Uzalo Remains The Number 1 Soapie

Uzalo Remains The Number 1 Soapie

Mar 18, 2019, 07:30 PM

Last year SABC 1's Uzalo broke viewership records when it reached 10.2 million views making it the most watched television soapie in South Africa. Furthermore, the soapie has managed to maintain its top position on the viewership ratings up to date.

According to current viewership statistics for SA soaps produced by The Broadcast Research Council of South Africa, Uzalo is the most watched film with 9 137 762 viewers by 28 February 2019 followed by Generations The legacy with 8 198 822 viewers.
Viewership Statics by The Broadcasting Research Council

Other Soapies that also have a large number of viewers include SABC 2 drama Muvhango that has over 6 million viewers, Skeem Saam with 6million viewers, ETV Scandal with more than 5 million views and Imbewu The Seed with more than 4 million views.

Isidingo The Need was amongst the least viewed soapies with 821 676 views.

However, some of these most watched soapies have come across a lot of difficulties in the past.  Last year Uzalo's actors and crew had to down tools after SABC failed to pay for the production. However, there was light at the end of the tunnel as the show returned on the screens within a week after SABC settled the payments.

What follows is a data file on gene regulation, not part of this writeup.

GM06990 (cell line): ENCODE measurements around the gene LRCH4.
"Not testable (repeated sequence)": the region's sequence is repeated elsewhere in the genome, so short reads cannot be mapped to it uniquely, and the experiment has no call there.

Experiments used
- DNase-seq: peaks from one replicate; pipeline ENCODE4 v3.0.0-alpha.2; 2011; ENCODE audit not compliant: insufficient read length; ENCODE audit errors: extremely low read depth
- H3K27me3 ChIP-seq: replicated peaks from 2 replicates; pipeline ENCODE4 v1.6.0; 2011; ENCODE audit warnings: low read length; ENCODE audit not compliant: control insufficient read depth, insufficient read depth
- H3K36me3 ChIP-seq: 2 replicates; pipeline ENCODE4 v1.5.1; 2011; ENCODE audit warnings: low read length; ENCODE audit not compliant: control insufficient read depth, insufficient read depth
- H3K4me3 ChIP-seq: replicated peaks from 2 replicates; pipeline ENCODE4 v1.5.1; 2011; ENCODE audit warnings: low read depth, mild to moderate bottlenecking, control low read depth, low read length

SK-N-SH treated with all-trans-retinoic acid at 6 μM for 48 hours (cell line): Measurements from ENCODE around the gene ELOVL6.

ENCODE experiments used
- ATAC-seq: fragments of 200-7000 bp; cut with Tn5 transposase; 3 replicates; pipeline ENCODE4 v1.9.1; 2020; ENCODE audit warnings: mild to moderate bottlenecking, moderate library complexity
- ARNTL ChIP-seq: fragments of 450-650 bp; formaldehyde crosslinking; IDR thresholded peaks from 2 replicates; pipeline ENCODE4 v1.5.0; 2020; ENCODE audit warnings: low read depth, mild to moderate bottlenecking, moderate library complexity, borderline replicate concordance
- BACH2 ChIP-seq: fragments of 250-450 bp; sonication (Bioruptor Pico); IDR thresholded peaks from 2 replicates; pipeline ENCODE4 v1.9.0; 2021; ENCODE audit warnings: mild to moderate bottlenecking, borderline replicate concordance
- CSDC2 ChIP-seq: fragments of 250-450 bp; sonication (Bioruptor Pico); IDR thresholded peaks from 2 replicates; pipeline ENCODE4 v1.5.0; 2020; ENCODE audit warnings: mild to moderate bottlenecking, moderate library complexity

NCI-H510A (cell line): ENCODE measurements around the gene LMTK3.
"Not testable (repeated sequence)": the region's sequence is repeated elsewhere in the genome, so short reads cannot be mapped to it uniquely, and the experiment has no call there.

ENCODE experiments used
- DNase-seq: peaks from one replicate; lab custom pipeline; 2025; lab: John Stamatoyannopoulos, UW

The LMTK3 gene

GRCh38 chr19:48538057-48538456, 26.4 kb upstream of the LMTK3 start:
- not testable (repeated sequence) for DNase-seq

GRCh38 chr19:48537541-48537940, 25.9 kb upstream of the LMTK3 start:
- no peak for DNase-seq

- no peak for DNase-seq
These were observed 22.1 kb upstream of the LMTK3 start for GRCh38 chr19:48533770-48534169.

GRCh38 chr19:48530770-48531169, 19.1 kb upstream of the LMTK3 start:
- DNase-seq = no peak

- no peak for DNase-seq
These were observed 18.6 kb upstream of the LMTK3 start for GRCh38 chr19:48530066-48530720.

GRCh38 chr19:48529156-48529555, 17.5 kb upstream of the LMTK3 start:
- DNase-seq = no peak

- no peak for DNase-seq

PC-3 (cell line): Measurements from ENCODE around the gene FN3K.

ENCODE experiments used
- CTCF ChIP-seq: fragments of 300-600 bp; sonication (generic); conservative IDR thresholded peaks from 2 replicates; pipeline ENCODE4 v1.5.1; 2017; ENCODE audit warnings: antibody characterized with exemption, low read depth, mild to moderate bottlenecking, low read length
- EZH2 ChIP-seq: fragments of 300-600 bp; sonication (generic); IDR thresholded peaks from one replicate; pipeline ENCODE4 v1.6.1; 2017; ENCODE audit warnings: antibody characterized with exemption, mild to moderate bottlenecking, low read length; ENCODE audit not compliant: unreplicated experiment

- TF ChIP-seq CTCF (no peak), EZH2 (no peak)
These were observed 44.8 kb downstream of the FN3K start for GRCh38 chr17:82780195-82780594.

A few years ago Generations The Legacy producer, Mfundi Vundla fired 16 actors after they requested an increase in their salaries and several other productions have been writing off characters in order to cut down on salary costs.

Zolisa Xaluva also told Trending SA recently that actors and actresses of television productions were earning next to nothing because part of their salaries is taxed by 25%.  Acting agencies also request at least 10 % from their salary yet they are not paid for their repeated work that is 25 years or more.

"One thing that hurts me the most is the tax issue, you get taxed 25%of the fee you get on a production  which is a very painful amount of money to take away from an individual and considering the fact that we don't work that much and there are periods of time when you are off the screens, sometimes you are on screen but you have already finished the money that you were paid . If they repeat your work 25 years later, you don't get paid for it," he said.

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Written by

Kuda Ruwende

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